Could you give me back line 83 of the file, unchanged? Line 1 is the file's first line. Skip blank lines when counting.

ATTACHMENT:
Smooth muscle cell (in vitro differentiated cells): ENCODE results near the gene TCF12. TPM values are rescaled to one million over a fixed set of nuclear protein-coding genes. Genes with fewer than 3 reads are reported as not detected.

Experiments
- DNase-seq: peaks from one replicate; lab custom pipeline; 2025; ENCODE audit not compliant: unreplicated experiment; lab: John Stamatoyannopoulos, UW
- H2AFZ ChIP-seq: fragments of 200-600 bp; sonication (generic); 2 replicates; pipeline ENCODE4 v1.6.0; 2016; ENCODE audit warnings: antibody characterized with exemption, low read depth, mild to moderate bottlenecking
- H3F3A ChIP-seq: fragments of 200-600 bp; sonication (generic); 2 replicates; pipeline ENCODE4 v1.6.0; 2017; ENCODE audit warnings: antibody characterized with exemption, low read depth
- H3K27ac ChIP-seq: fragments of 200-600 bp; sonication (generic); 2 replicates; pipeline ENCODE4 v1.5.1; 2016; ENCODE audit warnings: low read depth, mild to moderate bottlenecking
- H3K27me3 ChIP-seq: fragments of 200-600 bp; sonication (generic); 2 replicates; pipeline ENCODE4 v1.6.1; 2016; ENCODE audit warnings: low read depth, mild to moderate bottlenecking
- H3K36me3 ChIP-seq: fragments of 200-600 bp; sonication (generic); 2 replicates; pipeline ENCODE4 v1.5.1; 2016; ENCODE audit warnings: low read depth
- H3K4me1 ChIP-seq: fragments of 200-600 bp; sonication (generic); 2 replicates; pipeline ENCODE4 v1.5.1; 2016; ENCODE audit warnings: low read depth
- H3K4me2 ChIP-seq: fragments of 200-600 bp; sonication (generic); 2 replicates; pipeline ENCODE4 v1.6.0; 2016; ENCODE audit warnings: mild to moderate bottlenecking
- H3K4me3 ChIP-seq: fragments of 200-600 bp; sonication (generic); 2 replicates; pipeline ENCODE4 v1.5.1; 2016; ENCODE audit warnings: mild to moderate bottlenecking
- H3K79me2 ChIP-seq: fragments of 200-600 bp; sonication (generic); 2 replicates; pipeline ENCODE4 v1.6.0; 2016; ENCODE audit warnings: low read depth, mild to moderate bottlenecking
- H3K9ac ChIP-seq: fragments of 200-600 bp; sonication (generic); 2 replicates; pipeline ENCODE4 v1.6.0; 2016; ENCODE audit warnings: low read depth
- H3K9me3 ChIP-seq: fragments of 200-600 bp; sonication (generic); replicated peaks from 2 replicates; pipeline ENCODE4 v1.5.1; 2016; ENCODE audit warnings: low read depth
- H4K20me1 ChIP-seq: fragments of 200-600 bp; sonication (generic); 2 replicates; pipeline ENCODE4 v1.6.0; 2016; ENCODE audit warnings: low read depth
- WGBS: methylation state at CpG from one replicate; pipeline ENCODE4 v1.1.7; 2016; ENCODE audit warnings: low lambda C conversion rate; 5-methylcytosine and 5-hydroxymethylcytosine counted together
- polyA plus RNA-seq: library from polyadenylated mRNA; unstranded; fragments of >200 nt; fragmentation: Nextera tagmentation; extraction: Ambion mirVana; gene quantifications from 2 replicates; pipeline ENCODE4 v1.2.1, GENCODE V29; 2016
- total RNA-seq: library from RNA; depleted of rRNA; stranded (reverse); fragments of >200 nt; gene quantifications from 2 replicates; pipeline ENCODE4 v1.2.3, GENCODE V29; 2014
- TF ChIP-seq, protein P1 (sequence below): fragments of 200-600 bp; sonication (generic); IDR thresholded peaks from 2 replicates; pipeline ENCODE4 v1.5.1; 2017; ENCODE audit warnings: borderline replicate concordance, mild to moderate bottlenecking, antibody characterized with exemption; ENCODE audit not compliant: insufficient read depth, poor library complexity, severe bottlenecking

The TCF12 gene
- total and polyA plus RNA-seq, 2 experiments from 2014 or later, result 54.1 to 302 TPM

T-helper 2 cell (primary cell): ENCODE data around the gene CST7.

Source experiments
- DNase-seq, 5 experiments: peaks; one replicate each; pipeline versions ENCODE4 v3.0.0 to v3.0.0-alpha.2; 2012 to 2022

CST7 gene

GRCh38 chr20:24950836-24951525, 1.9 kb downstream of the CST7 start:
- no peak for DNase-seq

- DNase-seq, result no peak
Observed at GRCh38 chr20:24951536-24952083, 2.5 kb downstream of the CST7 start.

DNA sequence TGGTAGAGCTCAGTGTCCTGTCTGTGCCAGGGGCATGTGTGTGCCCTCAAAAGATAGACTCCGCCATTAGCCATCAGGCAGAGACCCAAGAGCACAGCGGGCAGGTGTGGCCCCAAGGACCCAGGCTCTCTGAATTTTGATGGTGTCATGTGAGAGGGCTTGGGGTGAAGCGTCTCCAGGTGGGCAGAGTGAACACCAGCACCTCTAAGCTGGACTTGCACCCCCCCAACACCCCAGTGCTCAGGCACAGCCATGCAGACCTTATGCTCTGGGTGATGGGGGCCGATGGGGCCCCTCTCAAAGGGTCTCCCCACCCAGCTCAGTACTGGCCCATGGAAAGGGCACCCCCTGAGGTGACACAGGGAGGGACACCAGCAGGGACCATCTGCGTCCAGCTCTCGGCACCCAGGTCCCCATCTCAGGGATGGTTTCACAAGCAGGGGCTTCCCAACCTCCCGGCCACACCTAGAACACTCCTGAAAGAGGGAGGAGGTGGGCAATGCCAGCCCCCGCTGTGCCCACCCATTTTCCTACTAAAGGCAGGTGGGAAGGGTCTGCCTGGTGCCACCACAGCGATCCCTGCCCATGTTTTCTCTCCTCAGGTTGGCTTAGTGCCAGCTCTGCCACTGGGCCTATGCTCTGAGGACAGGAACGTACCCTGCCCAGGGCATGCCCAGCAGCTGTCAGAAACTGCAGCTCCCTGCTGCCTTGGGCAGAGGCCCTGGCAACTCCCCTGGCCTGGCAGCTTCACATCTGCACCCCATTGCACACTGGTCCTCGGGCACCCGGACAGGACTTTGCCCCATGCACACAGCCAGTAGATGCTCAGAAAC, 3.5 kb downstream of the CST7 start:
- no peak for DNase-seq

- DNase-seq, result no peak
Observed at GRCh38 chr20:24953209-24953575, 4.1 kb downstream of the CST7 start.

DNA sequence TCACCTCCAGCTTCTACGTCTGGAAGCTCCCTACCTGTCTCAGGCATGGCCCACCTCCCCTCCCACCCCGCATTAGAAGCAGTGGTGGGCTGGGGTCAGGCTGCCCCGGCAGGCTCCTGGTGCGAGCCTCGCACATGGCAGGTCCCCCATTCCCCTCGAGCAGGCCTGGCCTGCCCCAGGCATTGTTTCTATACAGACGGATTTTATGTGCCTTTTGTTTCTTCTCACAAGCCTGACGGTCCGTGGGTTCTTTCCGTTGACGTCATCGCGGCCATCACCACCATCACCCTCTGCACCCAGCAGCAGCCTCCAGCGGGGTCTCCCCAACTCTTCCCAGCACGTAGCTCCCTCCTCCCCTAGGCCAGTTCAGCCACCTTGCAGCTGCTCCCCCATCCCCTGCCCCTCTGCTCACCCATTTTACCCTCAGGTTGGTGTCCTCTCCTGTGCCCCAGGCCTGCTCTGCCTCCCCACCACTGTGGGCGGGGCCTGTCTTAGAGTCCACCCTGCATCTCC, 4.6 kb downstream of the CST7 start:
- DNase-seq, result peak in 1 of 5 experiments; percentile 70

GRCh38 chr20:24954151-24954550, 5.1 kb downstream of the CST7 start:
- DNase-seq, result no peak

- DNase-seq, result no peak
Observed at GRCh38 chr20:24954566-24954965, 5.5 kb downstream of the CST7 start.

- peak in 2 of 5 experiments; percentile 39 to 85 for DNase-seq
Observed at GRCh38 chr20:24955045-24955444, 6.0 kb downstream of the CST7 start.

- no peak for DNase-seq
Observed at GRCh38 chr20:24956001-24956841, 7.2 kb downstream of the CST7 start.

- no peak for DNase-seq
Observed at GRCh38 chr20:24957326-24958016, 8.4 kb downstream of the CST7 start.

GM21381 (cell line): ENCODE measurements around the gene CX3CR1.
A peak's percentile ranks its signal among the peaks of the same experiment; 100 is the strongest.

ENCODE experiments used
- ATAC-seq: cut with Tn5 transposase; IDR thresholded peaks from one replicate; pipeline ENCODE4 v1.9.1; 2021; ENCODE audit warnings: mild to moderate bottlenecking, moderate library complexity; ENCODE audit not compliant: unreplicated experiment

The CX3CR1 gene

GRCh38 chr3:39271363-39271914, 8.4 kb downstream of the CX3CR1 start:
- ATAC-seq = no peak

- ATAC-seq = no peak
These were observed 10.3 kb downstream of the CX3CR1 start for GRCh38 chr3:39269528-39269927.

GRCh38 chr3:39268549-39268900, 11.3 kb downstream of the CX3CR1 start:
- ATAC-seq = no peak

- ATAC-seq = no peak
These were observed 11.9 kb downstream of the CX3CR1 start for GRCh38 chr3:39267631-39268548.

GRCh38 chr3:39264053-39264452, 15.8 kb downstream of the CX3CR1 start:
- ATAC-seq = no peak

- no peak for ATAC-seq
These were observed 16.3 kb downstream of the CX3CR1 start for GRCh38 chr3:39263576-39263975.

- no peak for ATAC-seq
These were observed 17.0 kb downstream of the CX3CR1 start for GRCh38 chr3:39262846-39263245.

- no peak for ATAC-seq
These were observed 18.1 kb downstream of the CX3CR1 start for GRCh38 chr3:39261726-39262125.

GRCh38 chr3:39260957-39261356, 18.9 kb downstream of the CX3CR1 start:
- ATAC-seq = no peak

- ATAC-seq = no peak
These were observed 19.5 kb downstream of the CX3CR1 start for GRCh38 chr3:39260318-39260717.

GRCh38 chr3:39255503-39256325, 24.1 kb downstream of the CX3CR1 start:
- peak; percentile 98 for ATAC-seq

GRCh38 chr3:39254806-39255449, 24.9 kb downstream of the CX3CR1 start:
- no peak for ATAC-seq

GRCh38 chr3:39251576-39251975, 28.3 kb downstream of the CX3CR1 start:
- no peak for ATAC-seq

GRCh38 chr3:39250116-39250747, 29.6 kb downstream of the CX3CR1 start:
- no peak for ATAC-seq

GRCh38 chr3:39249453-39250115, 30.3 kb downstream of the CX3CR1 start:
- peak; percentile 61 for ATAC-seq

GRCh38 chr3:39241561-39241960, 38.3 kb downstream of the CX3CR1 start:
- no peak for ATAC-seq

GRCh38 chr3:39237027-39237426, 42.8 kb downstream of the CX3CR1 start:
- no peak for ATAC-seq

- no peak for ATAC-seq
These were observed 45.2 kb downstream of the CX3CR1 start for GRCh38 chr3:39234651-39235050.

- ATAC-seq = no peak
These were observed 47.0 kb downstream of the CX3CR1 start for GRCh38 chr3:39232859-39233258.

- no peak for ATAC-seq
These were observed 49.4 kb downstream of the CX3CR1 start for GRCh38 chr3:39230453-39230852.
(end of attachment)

GRCh38 chr3:39237027-39237426, 42.8 kb downstream of the CX3CR1 start: